The problem of ear ringing, also known as tinnitus, may appear a minor health problem, but unremitting ringing in the ears can prove to be much more than a nuisance, infuriating and even debilitating.
In order to solve the longstanding health mystery of tinnitus, the researchers at the University of Iowa used a specialized invasive brain monitoring technology for observing and locating the networks of brain that are responsible for phantom ear ringing in real time.
Will Sedley, a study co-author from Newcastle University in England, said, “Perhaps the most significant exposure was that activity directly associated with tinnitus was very extensive and spanned a large proportion of the part of the brain we measured from. In contrast, the brain responses to a sound we played that mimicked the subject’s tinnitus were localized to just a tiny area.”
The technique for monitoring is used during epilepsy surgery, but the technology is important for the purpose of tracking the neurological origins of tinnitus, the cause of which is usually unknown.
Phillip Gander, study author and PhD scholar in neurosurgery department at Iowa, said, “This has profound implications for the better understanding and treatment of ear ringing. This may not be treatable by only targeting at a localized part of the hearing system.”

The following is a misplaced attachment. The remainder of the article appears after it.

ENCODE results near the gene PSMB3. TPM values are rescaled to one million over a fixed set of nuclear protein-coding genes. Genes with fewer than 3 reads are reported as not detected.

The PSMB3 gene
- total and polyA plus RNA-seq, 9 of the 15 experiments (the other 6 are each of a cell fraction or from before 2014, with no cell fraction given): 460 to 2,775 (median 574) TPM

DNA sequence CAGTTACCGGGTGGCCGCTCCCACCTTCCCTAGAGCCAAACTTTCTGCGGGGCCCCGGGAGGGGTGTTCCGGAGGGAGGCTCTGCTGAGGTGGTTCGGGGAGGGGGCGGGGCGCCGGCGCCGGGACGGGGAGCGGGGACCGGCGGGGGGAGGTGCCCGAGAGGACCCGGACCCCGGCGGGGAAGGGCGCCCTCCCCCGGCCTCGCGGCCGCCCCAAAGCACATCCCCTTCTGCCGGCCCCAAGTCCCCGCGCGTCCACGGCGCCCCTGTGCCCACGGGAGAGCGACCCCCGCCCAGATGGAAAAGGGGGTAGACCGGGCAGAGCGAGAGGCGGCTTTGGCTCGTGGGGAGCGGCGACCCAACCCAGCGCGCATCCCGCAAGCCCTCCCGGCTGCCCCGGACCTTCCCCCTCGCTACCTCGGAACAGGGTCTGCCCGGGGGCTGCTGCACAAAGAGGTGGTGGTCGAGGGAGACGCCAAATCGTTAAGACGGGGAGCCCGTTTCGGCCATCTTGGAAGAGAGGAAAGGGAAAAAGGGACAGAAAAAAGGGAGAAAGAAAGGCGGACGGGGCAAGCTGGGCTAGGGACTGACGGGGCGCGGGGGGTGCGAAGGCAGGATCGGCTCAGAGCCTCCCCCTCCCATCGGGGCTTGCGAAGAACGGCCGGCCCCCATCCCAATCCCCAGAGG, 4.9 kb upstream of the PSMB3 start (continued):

In order to locate tinnitus’ source, the study researchers compared the signals of brain during stronger and weaker moments of ringing. The researchers also monitored the signals of brain while the patients were listening to a real ring mimicking the phantom sound.
The researchers found that the actual sounds produced brain activity in a specifically contained and localized manner. On the other hand, the phantom ringing produced a massive network of brain stimulation in the patient.
Explaining the findings, Gander said, “The sheer amount of the brain across which the tinnitus network is present suggests that tinnitus may not simply ‘fill in the gap’ left by hearing damage, but also actively infiltrates beyond this into wider brain systems.”
The findings of the study were published in the journal Current Biology.